Next stop? The Czech Republic for the last part of my journey and to see the Longines Global Champions Show Jumping Playoffs final held in Prague over four days at the O2 arena. The contenders who have earned their Golden Ticket to the event were winners of each CSI5 Longines Grand Prix from the 2023 season, or the runners up if the winner was already qualified for the GC Playoffs LGCT Super Grand Prix.
The CSI5 Longines 1.65m competition with a purse of €1.26 million (that’s a tad over $2 million Australian) was held over two rounds. It was a tough track with tight turns which took plenty by surprise. Jessica Springsteen’s mum Patty was seen in the grandstands cheering her daughter on in the finals.
Australian rider Edwina Tops-Alexander won her golden ticket in Madrid in May this year on her horse Fellow Castlefield and finished in 8th position in the final. After a tough contest, Frenchman Julien Epaillard on Dubai Du Cedre became the winner of the LGCT Super Grand Prix.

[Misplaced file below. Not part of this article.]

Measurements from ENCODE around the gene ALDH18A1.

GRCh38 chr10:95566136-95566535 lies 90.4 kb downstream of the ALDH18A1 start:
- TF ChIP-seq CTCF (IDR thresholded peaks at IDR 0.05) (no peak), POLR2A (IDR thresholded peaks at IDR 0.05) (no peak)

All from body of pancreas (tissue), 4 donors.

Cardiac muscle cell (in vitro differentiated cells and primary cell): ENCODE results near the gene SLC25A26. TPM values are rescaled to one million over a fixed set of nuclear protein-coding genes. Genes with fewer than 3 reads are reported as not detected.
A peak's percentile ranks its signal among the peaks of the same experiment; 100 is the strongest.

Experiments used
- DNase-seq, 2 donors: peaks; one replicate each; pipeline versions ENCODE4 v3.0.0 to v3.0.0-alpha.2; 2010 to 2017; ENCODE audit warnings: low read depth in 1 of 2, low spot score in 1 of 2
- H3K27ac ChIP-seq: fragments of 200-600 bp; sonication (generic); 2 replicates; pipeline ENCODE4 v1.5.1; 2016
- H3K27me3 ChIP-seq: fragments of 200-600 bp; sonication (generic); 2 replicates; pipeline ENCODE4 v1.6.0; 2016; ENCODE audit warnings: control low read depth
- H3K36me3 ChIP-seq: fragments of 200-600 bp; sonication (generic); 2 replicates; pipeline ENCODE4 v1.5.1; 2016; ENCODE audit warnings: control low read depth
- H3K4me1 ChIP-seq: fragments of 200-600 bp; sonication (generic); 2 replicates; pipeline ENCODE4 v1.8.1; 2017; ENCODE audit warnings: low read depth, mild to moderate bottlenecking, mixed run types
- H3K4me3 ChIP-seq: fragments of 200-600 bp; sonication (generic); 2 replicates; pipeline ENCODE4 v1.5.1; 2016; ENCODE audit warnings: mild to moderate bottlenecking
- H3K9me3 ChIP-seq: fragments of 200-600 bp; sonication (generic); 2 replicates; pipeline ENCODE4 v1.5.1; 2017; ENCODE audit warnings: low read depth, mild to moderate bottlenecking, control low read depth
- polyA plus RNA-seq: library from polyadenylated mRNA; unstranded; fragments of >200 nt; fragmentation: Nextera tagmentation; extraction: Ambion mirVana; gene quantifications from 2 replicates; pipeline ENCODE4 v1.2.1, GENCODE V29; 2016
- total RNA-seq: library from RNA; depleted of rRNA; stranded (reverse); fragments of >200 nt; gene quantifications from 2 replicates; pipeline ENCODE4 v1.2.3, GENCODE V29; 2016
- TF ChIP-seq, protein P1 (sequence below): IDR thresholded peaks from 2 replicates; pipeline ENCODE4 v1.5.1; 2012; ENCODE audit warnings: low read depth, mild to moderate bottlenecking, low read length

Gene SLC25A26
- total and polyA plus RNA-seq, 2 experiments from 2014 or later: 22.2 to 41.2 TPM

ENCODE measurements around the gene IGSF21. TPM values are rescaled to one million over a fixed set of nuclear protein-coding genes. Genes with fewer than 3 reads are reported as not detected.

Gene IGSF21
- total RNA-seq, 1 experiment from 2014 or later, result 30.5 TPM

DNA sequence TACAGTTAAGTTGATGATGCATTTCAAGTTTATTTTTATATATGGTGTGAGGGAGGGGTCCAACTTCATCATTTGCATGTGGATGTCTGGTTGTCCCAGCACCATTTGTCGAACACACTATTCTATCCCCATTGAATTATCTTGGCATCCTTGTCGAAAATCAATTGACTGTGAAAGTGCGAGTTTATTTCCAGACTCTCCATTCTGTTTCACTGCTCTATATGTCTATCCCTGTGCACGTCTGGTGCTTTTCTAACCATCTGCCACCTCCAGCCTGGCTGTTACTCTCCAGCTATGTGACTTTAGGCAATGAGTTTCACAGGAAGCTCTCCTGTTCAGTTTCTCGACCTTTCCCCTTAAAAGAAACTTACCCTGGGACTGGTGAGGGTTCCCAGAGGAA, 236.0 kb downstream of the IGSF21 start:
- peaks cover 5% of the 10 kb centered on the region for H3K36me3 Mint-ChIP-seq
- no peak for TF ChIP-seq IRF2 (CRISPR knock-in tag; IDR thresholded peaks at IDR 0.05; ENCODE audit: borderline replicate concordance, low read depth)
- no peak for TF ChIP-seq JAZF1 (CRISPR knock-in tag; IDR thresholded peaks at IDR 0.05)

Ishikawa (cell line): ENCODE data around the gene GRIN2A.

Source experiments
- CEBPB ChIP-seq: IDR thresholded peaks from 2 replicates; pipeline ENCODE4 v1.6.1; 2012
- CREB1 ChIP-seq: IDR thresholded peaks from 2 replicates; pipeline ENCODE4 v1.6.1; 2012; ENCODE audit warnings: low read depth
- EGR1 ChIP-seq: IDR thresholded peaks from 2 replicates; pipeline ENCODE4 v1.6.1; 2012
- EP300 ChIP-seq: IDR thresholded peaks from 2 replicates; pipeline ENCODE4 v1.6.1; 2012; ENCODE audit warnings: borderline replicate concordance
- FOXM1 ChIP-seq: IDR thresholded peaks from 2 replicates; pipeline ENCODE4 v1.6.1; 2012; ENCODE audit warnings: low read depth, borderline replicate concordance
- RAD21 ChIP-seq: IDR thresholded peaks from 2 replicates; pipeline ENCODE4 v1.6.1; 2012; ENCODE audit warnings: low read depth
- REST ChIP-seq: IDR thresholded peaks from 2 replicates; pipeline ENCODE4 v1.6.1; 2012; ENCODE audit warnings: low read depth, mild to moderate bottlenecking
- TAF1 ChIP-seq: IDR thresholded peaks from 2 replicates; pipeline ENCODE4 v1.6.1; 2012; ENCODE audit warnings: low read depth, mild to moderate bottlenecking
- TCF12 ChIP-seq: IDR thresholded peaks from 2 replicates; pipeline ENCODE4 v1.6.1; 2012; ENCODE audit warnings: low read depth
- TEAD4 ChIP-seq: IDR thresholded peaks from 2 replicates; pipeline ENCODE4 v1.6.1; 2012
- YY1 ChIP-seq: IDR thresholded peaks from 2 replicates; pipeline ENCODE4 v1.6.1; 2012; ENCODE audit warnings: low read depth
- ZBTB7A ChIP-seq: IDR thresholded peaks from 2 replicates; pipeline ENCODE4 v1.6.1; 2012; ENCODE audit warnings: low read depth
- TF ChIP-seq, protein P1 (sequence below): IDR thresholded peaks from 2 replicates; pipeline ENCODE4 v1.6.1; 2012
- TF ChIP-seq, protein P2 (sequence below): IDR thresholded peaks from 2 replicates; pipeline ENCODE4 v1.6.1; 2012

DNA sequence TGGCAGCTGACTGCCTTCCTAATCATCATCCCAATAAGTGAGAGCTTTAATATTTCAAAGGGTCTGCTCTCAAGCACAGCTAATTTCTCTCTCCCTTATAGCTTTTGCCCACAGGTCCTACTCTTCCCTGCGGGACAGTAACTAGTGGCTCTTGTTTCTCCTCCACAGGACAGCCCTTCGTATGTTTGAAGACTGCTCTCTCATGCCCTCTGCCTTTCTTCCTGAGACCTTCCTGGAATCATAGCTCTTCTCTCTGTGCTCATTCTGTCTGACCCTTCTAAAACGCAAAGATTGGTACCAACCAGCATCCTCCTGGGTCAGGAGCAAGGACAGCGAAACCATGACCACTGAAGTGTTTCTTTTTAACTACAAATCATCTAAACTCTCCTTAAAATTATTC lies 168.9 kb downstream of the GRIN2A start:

The CSI5 Longines Super Global Teams final was super electrifying and tense to watch. The 1.60m final worth €6.5 million (just shy of $11 million Australian) was tightly contested. Reisenbeck International won and team members Eoin McMahon with Mila, Christian Kukuk on Checker, and Philipp Weishaput with Zineday did the double, claimed the season Championship title, and were crowned winners of the GCL Super Cup – leaving Valkenswaard United’s Marcus Ehning with Stargold, Gilles Thomas on Luna van het Dennehof, and John Whitaker with Equine America Unick Du Francport in 2nd place for the second year running. The Paris Panthers were not far behind in 3rd place.
After a three week whirlwind of excitement, colour and spectacle, Prague was the perfect finale for my European sojourn.
If this article has given you the travel bug, visit Snaffle Travel to see what adventures Tania has planned for 2024.